Help Me & My K-2 Teachers

OK, the help part first. It’s 3:00 AM. This is not as bad as it sounds. I’m in Arizona and 3:00 AM is the same is 5:00 AM east coast time. So this is actually a good thing, since I reintroduce myself back into eastern standard time tomorrow morning. That’s not the help part. The help part is that it’s 3:00 AM, and the Internet is down, or running extremely slowly — like five minutes to load a page.

I called tech support which was some place on the planet, serving all of the hotels that use RoomLinx. (I must say that I was impressed to see Firefox and Opera among the suggested browsers on the RoomLinx tip sheet.) The support guy asked in which hotel I am staying, and when I responded, “the Westin La Paloma,” he sighed and explained that there is a problem. Someone, in one of the rooms, has a virus on his/her computer, and it is flooding the network, resulting in extremely slow performance. He said that they were working to track down the room, so that they could get the computer disconnected.

Now I know what to tell my K-2 teachers today, when I present to them about contemporary literacy.

Ethics and the new information environment.

It is a measure of how dependent we have become on distant information, that Google is processing a billion searches a day. It means that we’re asking that many questions a day. Since our information infrastructure has become so critical to our prosperity, the ethical use of information has become a critical skill, one that must become an explicit part of what we mean when we talk about literacy.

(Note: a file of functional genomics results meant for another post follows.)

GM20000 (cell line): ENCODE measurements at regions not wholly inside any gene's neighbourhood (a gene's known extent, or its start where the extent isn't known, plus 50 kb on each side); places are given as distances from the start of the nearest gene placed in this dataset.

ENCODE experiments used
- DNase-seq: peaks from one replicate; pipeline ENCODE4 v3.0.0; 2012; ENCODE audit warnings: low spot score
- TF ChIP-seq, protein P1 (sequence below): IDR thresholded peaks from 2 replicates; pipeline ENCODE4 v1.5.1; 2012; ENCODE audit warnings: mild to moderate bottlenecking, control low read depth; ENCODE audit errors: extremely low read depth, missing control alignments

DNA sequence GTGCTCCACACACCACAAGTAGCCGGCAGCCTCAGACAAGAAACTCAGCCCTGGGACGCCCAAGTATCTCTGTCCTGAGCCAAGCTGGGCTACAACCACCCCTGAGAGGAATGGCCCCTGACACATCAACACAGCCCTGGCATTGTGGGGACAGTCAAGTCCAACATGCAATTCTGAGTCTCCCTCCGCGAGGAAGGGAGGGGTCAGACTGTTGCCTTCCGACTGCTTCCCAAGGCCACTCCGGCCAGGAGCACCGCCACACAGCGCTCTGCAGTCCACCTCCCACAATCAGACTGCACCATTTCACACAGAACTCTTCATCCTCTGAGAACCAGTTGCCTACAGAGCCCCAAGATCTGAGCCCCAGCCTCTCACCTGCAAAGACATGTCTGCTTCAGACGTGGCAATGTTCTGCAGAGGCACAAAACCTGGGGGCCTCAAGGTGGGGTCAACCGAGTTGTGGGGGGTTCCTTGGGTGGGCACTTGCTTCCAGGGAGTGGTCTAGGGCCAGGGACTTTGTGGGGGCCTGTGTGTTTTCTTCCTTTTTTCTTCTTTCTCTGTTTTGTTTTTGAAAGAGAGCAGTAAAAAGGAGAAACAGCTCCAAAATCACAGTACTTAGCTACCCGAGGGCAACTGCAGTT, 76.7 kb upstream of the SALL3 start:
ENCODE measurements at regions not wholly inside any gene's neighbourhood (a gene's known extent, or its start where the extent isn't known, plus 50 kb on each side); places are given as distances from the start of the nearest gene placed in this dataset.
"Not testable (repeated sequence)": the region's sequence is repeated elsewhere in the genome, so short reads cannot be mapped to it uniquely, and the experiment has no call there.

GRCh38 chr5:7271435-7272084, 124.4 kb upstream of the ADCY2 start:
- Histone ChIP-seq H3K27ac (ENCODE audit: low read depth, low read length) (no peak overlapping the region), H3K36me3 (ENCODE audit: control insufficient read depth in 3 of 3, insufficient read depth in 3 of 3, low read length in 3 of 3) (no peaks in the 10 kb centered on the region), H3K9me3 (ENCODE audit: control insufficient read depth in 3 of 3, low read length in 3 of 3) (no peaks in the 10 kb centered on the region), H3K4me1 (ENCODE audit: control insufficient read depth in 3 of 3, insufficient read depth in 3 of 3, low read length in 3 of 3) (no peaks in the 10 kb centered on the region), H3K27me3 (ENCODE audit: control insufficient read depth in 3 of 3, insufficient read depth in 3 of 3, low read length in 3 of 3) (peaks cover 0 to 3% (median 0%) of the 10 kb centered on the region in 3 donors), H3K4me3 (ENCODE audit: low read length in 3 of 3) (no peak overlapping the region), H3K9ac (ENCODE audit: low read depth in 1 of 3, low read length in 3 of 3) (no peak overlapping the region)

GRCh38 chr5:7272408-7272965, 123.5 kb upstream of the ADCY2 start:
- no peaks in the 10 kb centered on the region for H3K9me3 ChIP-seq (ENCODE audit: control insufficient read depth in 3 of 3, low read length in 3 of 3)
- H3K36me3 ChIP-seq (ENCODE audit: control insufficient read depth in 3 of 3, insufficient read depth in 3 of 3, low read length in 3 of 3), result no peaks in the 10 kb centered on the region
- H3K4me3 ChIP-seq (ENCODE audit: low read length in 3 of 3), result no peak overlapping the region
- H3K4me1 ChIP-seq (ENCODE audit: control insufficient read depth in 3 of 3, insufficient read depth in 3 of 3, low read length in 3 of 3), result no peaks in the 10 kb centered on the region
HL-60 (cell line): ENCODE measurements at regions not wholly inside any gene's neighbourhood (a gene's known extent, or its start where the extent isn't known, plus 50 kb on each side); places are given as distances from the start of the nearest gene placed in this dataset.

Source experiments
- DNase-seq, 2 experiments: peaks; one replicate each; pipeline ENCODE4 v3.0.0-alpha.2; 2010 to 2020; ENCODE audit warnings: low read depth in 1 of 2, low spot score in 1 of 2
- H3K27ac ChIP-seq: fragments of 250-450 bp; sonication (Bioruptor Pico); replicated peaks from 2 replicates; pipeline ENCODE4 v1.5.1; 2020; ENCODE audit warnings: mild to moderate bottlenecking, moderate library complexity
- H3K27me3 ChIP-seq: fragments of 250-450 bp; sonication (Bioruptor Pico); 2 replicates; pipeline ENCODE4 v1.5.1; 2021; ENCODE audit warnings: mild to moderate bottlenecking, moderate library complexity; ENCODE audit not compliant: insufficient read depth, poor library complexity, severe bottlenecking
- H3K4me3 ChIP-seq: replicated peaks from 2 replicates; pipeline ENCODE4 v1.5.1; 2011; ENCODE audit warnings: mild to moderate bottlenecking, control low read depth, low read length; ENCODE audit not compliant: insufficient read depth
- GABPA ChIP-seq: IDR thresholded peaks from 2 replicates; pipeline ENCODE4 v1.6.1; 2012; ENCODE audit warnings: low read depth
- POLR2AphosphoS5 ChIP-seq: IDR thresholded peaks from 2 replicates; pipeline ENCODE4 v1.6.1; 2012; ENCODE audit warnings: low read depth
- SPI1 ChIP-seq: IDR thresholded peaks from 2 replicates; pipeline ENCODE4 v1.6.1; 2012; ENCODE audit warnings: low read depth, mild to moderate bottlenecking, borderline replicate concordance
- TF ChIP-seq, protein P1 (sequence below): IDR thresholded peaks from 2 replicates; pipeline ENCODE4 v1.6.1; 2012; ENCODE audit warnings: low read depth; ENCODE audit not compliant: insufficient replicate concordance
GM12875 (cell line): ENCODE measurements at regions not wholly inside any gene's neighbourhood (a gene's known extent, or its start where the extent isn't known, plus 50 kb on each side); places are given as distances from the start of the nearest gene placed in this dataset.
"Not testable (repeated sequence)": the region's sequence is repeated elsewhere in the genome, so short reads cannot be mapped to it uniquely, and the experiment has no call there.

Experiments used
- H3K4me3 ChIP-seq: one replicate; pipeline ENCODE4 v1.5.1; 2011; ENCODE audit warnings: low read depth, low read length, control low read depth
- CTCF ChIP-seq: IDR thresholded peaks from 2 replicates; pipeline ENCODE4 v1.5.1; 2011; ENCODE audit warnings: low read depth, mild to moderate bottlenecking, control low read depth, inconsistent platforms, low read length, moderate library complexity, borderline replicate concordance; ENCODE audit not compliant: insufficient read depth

It really breaks down into three topics:

  1. Information reliability — Can we rely on the information that we’re using. This means that it is our ethical responsibility to evaluate the information that we use in accordance with the goal that we are trying to achieve. It also means that we are ethically responsible for the information that we publish, assuring its accuracy and reliability.
  2. Information property — Are we respecting the ownership of information? We are all becoming information property owners, and we expect people to pay us for our information, in either monetary compensation, or simply by crediting us for our work and expertise.
  3. Information infrastructure — It’s what we live on. It’s the roads and bridges that take us where we want to go, to no less degree than the asphalt roadways outside our homes and places of work. The fact is that planting a virus on a network is no different from planting a bomb under a bridge. They both disrupt our activities, and they can both kill.

None of these topics are really about the technology. They’re about respect. They involve thinking about information in a different way, as a near free flowing raw material with which we answer questions, solve problems, and accomplish goals. We are all readers in this new information environment. But we are also writers, and publishers, artists, and composers. We use information to solve problems and often, that involves working the information. ..and this requires respect — and isn’t that what we teach in kindergarten?

So, I’ll be telling my K-2 teachers today, to teach their students to respect the information. I’ll tell them…

  1. When they talk about information, always work in where the information came from, who produced it, and why it is reliable
  2. When they introduce information, include the search process. Show the students the web page — but start with Yahooligans, and include the search process that found the web page.
  3. When students write something, or draw something, or produce a video or audio something, they should copyright it. Include Copyright (c) by student’s name 2006. Give them the sense of owning information and being responsible for it.
  4. When bringing community helpers into the classroom, ask them, “How do you use the Internet to save lives?” or, “How do you use e-mail to serve your constituents?”

Information has changed. We live in a time where only a few spammers, virus writers, malicious hackers, and unscrupulous corporate executives, can bring millions of people’s activities to a standstill by abusing information. Ethics and information has to become part of the curriculum.

2¢ Worth!

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